Jan Simon Schymik

Working Papers

Foreign Competition and the Durability of US Firm Investments (with Philippe Fromenteau and Jan Tscheke)
[latest version]
revise and resubmit, RAND Journal of Economics

How does the exposure to product market competition affect the investment horizon of firms? When tougher competition reduces future profitability, firms have an incentive to shift investments towards more short-term assets. To study this mechanism empirically, we formulate a stylized theoretical framework of firm investments and derive a within-firm estimator that uses variation across investments with different durabilities. We exploit the Chinese WTO accession as a competition shock for US firms to estimate the effects of product market competition on the composition of firm investments using expenditures across different assets within listed US manufacturing companies. We find that firms that experienced tougher competition shifted their expenditures towards investments with a shorter durability. We find this effect to be relatively larger for firms with lower total factor productivities.

Trade in Tasks and the Organization of Firms (with Dalia Marin and Alexander Tarasov)
[latest version] [CEPR discussion paper] [VoxEU column]
revise and resubmit, European Economic Review

We incorporate trade in tasks à la Grossman and Rossi-Hansberg (2008) into a small open economy version of the theory of firm organization of Marin and Verdier (2012) to examine how offshoring affects the way firms organize. We show that the offshoring of production tasks leads firms to reorganize with a more decentralized management, improving the competitiveness of the offshoring firms. We show further that the offshoring of managerial tasks relaxes the constraint on managers but toughens competition, and thus has an ambiguous impact on the level of decentralized management and CEO wages of the offshoring firms. In sufficiently open economies, however, managerial offshoring unambiguously leads to more decentralized management and to larger CEO wages. We test the predictions of the model based on original firm level data we designed and collected of 660 Austrian and German multinational firms with 2200 subsidiaries in Eastern Europe. We find that offshoring firms are 22.3% more decentralized than non-offshoring firms. We find further that the average fraction of managers offshored reduces the level of decentralized management by 3.4%, but increases the level of decentralized management by 6.8% in industries with a level of openness above the 25th percentile of the openness distribution. Lastly, we find that one additional offshored manager lowers CEO wages relative to workers by 4.9%.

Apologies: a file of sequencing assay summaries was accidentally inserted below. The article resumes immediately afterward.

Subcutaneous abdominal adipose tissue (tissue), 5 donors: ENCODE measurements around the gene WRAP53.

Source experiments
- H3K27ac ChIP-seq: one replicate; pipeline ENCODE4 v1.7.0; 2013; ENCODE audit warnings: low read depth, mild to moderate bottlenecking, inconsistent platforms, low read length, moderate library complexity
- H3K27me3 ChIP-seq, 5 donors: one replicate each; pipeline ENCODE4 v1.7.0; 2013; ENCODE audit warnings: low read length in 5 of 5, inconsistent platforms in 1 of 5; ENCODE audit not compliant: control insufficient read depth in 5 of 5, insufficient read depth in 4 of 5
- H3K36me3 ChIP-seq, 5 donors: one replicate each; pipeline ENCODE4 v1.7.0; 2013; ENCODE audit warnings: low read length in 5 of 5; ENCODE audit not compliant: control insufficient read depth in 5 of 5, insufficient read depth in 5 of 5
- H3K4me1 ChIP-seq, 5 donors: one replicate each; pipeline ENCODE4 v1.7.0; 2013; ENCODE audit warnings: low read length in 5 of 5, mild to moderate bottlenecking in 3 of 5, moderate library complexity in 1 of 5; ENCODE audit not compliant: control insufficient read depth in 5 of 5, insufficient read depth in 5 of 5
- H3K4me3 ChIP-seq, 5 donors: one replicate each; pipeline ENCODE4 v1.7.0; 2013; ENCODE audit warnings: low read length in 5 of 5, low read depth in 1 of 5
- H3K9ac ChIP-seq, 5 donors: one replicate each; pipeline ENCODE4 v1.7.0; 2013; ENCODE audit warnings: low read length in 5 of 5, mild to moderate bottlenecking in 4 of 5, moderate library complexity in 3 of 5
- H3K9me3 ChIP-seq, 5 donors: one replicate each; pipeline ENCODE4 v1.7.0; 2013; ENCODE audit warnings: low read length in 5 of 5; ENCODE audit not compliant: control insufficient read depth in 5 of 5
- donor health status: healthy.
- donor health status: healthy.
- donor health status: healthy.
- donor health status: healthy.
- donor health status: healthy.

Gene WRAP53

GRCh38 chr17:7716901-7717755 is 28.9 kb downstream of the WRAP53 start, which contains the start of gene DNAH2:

Top Inequality, Firms and the Global Division of Labor: Evidence from the Executive Labor Market

Many industrialized economies have witnessed a rapid rise in top inequality and in the global sourcing of production inputs. This paper investigates how global sourcing has affected employees at the top of corporate hierarchies using unique linked manager-firm data that cover executives and senior managers across Europe and North America. I document that managerial incomes became more dispersed across the firm size distribution since 2000 and then study the role of global sourcing in that development. By exploiting variation in international transport margins and in the world supply of intermediates, I estimate the effects of global sourcing on managerial incomes, within-firm pay income inequality, wealth inequality and financial incentives. I find that global sourcing contributed substantially to rising top inequality, in particular due to an increasing dispersion in the value of managers' equity wealth. This mechanism has increased wealth-performance sensitivities of managers in relatively large firms due to an appreciation of the market capitalization within offshoring-intensive industries. To rationalize my empirical findings, I introduce a tractable multiplicative model of optimal CEO incentives into an open-economy model of heterogeneous firms where countries differ in their managerial capabilities and globalization allows firms to hire labor inputs from abroad.


Globalization and the Evolution of Corporate Governance
[working paper version] [published paper] [data package]
European Economic Review, vol. 102, p. 39-61, Feb. 2018

How does globalization affect the balance of power between managers and firm owners? This paper studies the effect of economic integration on governance practices within firms. I propose a theory of endogenous corporate governance investments in industry equilibrium with monopolistic competition. Firms can use investments into better corporate governance as a cheap substitute to performance compensation to mitigate agency problems. International integration alters the demand for managers in the economy such that firms may reduce their corporate governance investments and offer higher performance payments. This globalization-induced deterioration of corporate governance in the economy diminishes the welfare gains from globalization. Using data on governance practices in U.S. manufacturing corporations, I provide empirical evidence that conforms to the model predictions. Firms in industries that experienced substantial trade liberalization between 1990 and 2006 have changed their governance practices allowing for more managerial slack and offered higher equity payments to their CEOs. These effects are particularly large in relatively dynamic industries that are characterized by large exit rates.